Welcome to another episode of Splunk Ninja. I received and email from a customer yesterday indicating they wanted a better way to deal with “noise” in their logs. For this customer, filtering out events prior to them being indexed was not the answer–they need to retain every event, but not necessarily deal with them.
It brought me to a component of Splunk’s technology, that in my unscientfic survey, not too many customers use very often. Event Types. While you can read all about them in our documentation, I figured i’d give you my thoughts, explain them in terms that I myself can understand. You’ll see a few examples of how to locate and create event types using the “punct” field attached to every event. Additionally we’ll cover how cool the “typelearner”, or “Discover Event Types” feature is.
There’s a lot you don’t know about in your log data, and event types and the typelearner can help focus your vision in to your IT data. Comments welcome as always. T-shirts to all commenters!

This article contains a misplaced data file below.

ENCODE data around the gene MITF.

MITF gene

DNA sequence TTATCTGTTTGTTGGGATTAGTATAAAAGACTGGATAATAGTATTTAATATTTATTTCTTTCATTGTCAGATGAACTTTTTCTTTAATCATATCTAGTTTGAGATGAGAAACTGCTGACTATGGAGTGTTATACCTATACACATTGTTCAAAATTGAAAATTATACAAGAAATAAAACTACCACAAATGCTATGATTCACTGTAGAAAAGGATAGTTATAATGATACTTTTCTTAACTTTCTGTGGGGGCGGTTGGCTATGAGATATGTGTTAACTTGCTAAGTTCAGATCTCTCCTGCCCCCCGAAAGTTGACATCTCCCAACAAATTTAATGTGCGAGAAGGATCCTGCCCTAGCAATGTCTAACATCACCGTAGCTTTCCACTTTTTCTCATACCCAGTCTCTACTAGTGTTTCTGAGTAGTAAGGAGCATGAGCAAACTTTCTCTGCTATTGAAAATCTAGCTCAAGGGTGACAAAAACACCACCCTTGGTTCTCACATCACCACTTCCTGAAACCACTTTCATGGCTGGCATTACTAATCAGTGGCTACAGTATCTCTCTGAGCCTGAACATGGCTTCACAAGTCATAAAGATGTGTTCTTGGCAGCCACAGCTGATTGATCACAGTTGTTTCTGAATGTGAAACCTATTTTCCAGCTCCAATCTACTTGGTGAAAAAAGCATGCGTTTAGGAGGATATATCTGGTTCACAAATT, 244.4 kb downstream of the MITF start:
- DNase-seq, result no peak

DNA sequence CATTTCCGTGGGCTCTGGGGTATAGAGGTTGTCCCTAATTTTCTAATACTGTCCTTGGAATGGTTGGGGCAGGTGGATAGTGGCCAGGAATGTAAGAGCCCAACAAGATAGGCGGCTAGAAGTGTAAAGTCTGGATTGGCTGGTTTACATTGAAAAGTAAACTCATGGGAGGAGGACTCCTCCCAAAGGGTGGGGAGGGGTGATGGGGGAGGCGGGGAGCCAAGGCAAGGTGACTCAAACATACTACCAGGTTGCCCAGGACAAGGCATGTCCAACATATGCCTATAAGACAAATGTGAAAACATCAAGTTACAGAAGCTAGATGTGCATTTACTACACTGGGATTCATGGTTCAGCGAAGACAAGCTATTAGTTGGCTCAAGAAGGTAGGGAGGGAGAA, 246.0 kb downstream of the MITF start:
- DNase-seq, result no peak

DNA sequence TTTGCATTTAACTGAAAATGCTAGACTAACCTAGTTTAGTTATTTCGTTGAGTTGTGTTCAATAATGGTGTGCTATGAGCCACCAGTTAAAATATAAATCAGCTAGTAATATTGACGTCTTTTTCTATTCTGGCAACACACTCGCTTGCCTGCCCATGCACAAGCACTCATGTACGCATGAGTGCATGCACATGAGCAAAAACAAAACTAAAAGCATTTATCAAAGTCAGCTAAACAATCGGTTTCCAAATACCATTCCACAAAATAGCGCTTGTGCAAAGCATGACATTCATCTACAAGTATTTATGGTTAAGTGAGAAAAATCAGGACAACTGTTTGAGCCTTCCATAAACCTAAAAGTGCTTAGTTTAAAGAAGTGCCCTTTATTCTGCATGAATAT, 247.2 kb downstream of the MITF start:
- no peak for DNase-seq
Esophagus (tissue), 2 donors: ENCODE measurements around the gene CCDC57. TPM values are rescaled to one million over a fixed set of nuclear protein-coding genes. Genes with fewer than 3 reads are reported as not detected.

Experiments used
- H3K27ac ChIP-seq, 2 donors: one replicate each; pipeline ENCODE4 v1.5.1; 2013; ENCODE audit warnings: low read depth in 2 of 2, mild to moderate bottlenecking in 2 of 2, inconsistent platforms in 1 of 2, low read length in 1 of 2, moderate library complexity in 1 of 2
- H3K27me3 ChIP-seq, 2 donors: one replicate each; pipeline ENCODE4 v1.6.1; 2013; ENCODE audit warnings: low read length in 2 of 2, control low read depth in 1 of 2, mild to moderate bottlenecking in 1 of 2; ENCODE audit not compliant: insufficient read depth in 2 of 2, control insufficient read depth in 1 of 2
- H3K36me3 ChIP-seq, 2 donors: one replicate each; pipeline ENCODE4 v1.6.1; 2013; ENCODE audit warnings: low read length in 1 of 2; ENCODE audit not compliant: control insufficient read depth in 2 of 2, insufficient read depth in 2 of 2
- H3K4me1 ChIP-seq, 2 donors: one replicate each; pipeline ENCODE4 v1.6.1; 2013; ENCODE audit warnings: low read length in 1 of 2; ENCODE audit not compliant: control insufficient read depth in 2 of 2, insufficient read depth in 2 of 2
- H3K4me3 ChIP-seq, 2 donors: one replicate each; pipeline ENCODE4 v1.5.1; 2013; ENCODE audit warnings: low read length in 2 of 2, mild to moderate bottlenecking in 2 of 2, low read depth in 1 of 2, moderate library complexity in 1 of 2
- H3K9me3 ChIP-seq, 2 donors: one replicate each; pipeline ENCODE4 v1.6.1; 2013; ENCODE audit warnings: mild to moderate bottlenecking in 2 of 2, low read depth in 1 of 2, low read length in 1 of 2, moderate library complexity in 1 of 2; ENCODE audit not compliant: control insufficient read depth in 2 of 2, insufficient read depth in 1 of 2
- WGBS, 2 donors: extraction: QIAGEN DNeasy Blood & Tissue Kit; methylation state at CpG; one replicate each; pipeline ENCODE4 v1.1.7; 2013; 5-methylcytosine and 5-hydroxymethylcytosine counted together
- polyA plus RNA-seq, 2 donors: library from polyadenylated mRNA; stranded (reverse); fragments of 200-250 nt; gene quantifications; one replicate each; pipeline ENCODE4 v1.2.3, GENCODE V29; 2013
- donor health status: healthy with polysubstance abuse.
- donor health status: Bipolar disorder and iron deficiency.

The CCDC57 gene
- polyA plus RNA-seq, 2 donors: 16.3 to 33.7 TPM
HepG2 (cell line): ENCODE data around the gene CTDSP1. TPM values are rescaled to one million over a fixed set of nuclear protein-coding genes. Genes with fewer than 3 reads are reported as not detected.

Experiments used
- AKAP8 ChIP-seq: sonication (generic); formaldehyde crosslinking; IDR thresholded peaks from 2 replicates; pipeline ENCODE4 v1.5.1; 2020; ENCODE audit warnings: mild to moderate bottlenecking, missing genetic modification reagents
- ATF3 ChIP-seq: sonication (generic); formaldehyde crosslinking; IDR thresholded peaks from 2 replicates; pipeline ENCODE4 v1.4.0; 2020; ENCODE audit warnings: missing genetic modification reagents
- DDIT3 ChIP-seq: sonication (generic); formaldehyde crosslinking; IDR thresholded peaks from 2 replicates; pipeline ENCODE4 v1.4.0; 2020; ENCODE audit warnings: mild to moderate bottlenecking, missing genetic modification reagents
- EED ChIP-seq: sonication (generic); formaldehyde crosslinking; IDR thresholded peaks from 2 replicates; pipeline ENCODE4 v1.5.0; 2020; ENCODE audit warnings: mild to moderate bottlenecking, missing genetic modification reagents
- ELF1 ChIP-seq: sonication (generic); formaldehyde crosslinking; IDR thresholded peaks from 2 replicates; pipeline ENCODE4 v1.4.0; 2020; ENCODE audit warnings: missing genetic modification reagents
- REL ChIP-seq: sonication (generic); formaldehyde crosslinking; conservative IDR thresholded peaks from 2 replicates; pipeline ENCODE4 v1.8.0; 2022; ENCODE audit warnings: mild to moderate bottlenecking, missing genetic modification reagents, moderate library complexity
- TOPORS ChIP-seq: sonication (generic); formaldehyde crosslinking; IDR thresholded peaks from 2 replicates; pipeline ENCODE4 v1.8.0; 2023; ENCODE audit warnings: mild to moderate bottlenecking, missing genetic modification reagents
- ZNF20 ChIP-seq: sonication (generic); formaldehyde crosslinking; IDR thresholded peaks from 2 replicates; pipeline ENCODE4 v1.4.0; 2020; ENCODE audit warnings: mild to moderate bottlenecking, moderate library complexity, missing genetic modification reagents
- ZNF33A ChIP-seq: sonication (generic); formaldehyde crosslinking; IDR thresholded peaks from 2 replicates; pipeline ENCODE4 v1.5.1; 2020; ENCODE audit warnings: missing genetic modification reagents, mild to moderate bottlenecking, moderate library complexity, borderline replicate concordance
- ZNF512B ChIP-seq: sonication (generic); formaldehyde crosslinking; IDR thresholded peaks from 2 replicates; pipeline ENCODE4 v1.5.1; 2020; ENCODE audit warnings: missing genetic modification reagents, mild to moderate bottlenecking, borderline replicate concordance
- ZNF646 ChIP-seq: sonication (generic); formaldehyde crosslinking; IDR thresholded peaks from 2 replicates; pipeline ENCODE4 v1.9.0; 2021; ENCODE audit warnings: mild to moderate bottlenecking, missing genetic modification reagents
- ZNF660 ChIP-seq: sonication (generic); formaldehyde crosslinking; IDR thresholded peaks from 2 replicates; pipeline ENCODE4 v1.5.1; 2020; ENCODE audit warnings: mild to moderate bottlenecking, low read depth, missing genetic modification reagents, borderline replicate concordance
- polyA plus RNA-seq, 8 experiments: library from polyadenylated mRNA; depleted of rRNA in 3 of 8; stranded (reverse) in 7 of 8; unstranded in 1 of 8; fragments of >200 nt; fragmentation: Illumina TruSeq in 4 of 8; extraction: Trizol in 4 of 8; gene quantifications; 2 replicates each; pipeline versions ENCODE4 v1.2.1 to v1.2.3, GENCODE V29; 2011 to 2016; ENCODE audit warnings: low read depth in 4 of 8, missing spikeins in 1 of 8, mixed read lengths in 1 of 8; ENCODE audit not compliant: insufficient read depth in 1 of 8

Update: Here’s some advice from David Carasso, father of crawl, eventtypes, and lots of other cool learning technology at Splunk.
- 1. Consider tagging these boring eventtypes as “boring”. and then filter results by “NOT eventtypetag=boring”.
- 2. Finally, when making eventtypes, it’s always a good idea to make the search as generic as possible, while still getting just the events you want. if you can avoid sourcetypes, punctuation, and extracted fields, your eventtype is easier to share, in that you don’t have to also share your props.conf, sourcetypes.conf, and transforms.conf, but maybe that ‘s a minor issue.
Update: According to Splunk lore, taken from the historical archives, safely guarded by the Knights of the Splunk Templar, David Carasso may in fact also be the father of “the search language, transaction search, sourcetype classifier, timestamping, multiline event splitting, and the phrase, “take the sh out of it”